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Permit me to interrupt your search for the market's cheapest stocks with a brief discussion of an important topic. Are you familiar with Jeremy Siegel's Stocks for the Long Run? It's a seminal investing text about Siegel's study of stocks all the way back to 1802 -- more than 200 years of data!
I've long referred to his findings, because it's useful for us investors to know that over long periods, the stock market has tended to average about 10% in annual gains. (Of course, during your specific investing time frame, the average likely will be higher or lower than that.)
There's a problem with such long-term studies, though: survivorship bias.
A mutual problem
Survivorship bias affects all kinds of long-term studies, and mutual-fund statistics are a prime example. For example, you might learn that a certain class of mutual funds has averaged this or that over time, but has the research taken into account the many funds that failed and closed their doors over that time? Probably not. So the numbers you're looking at reflect only funds that have not crashed or closed -- and that means that the average performance figures you see are probably rosier than they would have been if they had included those stinker funds.
Take this as a warning to be wary of certain mutual fund statistics.
Stocks are more complicated
Some will also accuse stock indexes of survivorship bias. Consider, for example, the Dow Jones Industrial Average (known as the Dow). It came to life in 1896, priced at 40.94. Today, 113 years later, it's around 9,400. Here are the 12 companies in the index when it began -- see if you notice anything:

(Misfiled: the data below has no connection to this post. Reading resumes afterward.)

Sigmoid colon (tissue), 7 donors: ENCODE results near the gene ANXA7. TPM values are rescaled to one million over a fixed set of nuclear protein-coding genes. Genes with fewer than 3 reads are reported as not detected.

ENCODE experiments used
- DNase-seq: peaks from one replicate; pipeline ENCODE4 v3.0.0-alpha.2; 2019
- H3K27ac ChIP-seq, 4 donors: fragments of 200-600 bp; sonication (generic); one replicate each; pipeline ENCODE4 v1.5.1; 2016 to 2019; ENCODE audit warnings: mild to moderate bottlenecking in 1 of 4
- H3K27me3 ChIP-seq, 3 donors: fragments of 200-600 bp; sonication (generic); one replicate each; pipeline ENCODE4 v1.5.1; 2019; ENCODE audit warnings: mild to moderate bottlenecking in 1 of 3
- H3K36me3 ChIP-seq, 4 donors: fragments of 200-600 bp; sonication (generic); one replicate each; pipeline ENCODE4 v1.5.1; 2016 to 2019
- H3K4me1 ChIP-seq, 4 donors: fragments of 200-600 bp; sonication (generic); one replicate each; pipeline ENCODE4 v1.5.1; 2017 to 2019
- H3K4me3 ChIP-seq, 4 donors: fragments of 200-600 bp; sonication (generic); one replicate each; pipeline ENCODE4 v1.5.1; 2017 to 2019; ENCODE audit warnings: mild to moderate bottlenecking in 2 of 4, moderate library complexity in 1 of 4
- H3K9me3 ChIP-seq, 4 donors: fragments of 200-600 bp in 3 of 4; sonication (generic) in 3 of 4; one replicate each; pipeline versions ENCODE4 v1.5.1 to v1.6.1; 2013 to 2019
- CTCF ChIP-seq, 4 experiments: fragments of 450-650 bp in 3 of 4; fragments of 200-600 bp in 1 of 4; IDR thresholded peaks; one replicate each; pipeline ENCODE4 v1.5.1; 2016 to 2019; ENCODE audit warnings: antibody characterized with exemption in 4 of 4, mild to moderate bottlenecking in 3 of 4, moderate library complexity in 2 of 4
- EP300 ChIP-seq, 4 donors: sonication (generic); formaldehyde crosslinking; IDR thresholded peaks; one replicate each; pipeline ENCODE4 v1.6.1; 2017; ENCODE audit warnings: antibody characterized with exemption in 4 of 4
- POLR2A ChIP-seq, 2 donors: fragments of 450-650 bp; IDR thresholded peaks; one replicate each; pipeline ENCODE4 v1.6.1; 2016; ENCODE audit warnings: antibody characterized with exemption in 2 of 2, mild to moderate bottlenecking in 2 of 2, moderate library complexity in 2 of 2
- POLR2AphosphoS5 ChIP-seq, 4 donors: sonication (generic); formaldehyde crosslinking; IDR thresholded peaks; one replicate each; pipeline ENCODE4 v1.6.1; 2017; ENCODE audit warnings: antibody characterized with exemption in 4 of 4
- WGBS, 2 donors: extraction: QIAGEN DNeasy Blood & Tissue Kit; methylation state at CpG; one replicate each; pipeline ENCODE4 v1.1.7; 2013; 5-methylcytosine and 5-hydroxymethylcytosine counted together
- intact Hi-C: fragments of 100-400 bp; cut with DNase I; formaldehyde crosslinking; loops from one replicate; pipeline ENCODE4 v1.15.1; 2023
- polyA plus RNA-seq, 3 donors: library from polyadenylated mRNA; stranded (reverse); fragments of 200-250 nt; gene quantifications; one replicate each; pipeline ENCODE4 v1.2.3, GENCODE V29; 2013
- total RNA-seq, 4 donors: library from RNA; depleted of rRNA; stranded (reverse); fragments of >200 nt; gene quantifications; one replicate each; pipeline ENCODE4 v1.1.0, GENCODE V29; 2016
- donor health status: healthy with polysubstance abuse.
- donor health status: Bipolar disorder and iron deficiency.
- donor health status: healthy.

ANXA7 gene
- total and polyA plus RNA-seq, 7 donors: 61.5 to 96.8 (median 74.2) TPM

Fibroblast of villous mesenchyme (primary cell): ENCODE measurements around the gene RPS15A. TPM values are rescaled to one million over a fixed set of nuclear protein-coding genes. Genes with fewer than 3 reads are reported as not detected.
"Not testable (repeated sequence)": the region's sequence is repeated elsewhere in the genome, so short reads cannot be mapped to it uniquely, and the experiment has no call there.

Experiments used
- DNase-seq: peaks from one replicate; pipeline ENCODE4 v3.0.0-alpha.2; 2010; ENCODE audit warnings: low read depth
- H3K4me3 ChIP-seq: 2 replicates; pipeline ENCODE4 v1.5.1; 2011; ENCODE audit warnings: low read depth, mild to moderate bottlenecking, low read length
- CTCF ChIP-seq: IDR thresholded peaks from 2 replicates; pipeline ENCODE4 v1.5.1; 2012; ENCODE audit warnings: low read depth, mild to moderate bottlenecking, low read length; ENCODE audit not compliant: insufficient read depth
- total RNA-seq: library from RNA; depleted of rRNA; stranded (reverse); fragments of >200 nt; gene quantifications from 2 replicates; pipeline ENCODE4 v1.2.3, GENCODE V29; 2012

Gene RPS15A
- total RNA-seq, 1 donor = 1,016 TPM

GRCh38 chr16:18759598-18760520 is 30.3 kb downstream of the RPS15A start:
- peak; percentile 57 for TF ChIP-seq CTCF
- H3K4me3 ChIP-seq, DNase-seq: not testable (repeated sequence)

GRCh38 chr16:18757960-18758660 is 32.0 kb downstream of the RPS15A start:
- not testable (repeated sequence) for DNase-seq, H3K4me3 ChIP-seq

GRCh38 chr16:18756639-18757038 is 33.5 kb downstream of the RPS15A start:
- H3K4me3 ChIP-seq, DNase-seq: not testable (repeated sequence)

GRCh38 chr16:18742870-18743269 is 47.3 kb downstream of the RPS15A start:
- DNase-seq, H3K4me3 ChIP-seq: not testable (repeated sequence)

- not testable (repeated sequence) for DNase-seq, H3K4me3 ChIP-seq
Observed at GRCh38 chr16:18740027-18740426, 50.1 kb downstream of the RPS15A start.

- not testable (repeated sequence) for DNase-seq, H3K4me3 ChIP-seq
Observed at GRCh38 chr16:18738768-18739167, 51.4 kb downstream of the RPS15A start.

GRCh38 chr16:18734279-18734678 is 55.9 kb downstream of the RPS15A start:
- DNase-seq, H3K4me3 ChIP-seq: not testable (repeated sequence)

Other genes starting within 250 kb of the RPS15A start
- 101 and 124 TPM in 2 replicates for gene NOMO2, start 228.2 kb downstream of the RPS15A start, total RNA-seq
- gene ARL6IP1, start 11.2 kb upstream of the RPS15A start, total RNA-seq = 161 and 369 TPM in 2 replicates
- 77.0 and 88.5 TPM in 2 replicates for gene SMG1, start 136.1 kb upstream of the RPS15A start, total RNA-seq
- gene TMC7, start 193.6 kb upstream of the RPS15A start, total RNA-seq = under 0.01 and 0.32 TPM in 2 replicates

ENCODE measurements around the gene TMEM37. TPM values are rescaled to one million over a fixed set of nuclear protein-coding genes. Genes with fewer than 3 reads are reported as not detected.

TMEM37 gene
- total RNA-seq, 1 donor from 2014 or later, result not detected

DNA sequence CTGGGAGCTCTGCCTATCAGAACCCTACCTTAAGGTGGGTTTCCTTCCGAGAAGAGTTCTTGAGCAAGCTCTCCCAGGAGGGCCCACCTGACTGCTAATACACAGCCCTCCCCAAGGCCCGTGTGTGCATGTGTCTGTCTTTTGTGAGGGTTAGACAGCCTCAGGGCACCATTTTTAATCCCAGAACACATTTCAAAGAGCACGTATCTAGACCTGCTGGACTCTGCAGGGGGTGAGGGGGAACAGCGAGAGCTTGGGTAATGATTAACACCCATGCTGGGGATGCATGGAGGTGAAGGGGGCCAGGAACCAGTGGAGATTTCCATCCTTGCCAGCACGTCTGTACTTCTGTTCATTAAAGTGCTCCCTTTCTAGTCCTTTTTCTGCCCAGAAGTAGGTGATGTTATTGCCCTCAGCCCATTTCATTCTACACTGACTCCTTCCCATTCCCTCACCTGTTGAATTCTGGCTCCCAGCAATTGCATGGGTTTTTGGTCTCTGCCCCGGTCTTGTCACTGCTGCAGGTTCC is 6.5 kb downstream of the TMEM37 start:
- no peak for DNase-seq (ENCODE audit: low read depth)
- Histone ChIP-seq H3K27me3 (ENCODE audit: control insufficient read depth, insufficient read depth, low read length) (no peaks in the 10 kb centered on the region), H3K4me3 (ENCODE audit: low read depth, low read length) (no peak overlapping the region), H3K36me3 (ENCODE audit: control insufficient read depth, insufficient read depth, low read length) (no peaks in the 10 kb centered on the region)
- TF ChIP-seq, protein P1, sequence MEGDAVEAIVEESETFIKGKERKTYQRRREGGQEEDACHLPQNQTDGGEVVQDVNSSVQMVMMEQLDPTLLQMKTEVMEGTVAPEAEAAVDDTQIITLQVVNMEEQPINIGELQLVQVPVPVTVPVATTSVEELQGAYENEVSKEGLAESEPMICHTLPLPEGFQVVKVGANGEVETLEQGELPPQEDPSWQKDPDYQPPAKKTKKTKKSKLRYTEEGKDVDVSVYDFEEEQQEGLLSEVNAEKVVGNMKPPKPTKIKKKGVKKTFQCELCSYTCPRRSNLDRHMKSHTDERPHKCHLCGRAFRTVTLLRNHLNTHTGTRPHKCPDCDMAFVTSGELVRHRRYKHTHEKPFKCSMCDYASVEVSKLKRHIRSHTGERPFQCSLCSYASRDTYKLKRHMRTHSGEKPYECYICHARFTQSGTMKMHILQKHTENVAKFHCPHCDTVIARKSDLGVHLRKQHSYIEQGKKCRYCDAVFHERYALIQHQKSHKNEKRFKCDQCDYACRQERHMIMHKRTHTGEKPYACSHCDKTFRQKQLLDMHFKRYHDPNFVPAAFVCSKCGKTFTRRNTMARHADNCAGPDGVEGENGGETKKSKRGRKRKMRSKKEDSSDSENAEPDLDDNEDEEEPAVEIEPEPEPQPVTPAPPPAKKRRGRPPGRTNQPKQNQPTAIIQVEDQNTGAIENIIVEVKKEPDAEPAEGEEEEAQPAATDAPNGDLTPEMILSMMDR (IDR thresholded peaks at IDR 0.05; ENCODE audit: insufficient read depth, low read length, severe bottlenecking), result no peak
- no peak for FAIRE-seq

- American Cotton Oil
- American Sugar
- American Tobacco
- Chicago Gas
- Distilling & Cattle Feeding
- General Electric (NYSE: GE )
- Laclede Gas
- National Lead
- North American
- Tennessee Coal & Iron
- U.S. Leather pfd.
- U.S. Rubber
That's right -- they're probably not familiar, except for General Electric. Today, the Dow contains 30 much more familiar companies, such as Caterpillar (NYSE: CAT ) , Hewlett-Packard (NYSE: HPQ ) , and AT&T (NYSE: T ) . So the Dow's rise from 40.94 to 9,400 has not purely reflected the progress of those initial 12 companies. Some of them went out of business, while others merged or were otherwise transformed into companies familiar to us today. The American Cotton Oil company, for example, morphed into Bestfoods, which was later bought by the Dutch giant, Unilever (NYSE: UL ) .
It's the same with indexes such as the S&P 500, which contains companies big and less big, from Microsoft (Nasdaq: MSFT ) to RadioShack. Companies are added and dropped from the list all the time. Recently, for example, General Motors was dropped and DeVry added, and CIT Group (NYSE: CIT ) gave way to Red Hat. Poor performers end up dropped -- but often only after they plunge, with that performance incorporated into the index's results.
With stocks, though, survivorship bias can understate actual returns. For instance, some good performers end up merging with other healthy companies, and leaving an index for that reason, instead of poor performance. And if a stock like Red Hat goes into an index only after several successful years of good returns, then the index misses out on it, arguably reducing the index's return.
So the survivorship bias in indexes can swing both positive and negative.
Don't stop looking at historical data -- it's still useful. But do keep in mind the possibility that sometimes survivorship bias is at work, skewing results one way or the other.